What to Do if You’re on a Tight Budget
Don’t rush into making your project a reality. Take the time to sit down and plan every aspect of your project so that you won’t need to make changes later. If you’ve already agreed on a design with your team, then stick to it. There’s nothing more costly than having changed, and these costs can pile up too. Not only will this save you money, but your home extension process will be smoother too.
Keep Things Simple
If you’re on a tight budget, don’t go all out with grand designs. This doesn’t mean that you have to compromise on quality. Curved extensions can get expensive, so consider going with a square or rectangular build instead. This goes for fit-outs, too, like flooring and fixtures. If you can re-use old fixtures, your costs, as well as your carbon footprint, will go down.
Follow Building Regulations
Talk to your local building control authority regarding any regulations that you may need to know about. Do this before you start your project so you can avoid demolishing and re-building finished work.
Extension Ideas You Can Cop for Your Home
When choosing a design, it’s important to decide based on what you need and what your budget allows. Striking the perfect balance between those two will help you develop the best home extension plan without draining your bank account.
Open Plan Living
If you think your dining space isn’t big enough for you and your family, considering a single-story extension. You can connect this to your dining area or kitchen and extend it into your background. This will make for a good entertaining spot for your family and an open-spaced guest area for your socially-distanced get-togethers.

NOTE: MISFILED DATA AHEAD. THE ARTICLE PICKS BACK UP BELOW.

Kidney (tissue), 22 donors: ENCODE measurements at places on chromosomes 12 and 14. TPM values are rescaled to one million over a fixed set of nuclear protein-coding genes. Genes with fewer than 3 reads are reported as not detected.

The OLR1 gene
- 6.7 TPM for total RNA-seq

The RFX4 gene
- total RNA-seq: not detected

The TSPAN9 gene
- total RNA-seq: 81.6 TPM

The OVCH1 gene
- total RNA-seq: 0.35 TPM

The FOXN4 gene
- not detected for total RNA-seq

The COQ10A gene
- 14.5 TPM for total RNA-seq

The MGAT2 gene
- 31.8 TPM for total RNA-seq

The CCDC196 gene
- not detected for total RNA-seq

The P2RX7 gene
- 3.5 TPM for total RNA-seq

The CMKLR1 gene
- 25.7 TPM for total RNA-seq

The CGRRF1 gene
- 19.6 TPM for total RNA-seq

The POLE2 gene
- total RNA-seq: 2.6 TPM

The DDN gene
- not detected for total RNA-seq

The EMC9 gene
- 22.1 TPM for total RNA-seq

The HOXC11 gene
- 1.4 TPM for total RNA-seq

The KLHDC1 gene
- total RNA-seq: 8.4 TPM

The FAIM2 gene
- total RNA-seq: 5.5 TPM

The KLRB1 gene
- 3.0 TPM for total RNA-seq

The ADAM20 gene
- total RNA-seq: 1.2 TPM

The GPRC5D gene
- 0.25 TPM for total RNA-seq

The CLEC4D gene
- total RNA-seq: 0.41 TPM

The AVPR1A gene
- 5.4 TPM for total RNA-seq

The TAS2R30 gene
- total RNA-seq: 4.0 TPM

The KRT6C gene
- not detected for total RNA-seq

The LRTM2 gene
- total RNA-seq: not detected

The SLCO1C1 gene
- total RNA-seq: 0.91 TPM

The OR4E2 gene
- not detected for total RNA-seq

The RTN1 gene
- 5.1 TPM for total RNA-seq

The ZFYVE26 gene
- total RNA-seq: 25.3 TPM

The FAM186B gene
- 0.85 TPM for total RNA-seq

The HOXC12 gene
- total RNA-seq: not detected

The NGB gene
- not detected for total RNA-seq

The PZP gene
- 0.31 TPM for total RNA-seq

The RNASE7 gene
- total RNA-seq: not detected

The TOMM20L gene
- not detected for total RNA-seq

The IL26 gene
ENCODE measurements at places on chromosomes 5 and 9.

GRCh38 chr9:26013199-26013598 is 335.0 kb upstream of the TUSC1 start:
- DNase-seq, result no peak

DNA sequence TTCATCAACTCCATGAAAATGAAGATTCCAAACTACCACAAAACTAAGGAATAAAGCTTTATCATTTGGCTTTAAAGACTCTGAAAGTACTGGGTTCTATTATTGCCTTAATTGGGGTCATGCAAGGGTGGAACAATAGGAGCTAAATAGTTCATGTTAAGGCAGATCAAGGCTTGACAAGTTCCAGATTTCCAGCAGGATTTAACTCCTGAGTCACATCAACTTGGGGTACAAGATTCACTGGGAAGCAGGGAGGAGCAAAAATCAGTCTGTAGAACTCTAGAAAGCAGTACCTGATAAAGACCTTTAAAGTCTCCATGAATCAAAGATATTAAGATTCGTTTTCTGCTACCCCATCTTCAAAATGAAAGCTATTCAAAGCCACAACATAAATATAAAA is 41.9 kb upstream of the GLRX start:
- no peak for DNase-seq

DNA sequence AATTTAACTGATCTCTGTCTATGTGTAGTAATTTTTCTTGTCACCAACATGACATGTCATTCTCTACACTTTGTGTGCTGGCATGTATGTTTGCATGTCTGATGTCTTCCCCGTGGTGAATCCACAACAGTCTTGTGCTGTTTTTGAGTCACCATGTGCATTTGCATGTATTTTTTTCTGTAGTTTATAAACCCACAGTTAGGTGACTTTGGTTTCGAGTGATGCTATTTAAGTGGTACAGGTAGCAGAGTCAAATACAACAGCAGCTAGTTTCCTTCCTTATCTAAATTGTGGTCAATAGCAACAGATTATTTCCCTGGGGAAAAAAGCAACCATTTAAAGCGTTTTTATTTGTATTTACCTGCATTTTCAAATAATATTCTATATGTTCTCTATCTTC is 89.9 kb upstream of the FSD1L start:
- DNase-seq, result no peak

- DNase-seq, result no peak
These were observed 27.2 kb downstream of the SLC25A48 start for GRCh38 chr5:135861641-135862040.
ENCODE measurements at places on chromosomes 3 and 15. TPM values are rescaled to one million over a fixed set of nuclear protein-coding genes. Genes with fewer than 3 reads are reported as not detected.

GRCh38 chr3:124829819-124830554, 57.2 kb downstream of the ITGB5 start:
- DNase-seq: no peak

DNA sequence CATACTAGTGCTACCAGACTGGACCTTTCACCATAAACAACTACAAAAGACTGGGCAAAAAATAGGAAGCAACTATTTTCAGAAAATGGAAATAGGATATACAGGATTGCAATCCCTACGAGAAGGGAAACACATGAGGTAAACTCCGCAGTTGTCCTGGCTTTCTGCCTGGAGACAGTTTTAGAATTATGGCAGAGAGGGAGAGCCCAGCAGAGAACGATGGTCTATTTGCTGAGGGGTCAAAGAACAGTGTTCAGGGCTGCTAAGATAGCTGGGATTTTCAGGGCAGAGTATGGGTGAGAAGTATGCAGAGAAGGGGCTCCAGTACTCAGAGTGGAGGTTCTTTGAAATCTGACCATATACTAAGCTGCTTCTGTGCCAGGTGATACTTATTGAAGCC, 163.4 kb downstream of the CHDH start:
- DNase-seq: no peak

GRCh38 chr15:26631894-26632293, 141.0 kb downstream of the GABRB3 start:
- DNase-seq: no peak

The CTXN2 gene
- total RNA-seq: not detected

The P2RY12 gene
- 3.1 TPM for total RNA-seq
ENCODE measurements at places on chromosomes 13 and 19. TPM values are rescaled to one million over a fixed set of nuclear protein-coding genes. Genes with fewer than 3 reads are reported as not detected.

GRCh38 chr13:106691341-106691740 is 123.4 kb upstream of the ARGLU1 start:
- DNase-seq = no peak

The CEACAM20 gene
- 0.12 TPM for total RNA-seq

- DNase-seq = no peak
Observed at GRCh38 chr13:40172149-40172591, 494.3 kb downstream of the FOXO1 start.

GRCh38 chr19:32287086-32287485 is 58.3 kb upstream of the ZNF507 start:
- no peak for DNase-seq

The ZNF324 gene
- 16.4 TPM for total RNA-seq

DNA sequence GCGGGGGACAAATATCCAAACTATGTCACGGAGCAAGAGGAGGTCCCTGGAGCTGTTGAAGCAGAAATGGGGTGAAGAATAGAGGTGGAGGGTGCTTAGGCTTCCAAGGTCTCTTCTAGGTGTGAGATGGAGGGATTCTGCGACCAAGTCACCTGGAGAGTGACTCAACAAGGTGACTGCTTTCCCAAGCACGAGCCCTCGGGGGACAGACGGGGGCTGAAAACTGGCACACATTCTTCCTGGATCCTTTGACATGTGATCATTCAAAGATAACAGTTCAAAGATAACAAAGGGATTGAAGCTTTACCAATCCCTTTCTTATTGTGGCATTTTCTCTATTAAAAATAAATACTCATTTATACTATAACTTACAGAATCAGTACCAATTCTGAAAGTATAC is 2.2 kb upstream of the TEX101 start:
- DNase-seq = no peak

Loft conversions are versatile and can be changed depending on your needs. If you have space under your roof, you can have a room-in-roof type of loft with an attic-like feel to it, without the boxes and cobwebs. If you have a bigger budget and area, you can create a loft conversion that gives you space for a bedroom and bathroom!
If you like a lot of natural light without having to be outdoors, this type of extension might be a good fit for you. Conservatory extensions consist of glass walls and roofs, accompanied by dwarf walls.
This is common among Victorian and other period-style properties. This extension explains itself: it uses extra space by extending a home to the side and a spacious area behind the home.
Adding an Annex
This extension isn’t always connected to the home and acts almost like a separate building. If you have any guests staying over, your annex extension can be a good way to give them some privacy, as these usually come with a bedroom, bathroom, and in some cases, a kitchen. However, it’s important to remember that adding an annex might not be possible if you have a small garden.
There are many more types of extensions that you can incorporate into your home, depending on your budget. If you remember to plan carefully and get professional advice every step of the way, you can make your dream extension plan a reality.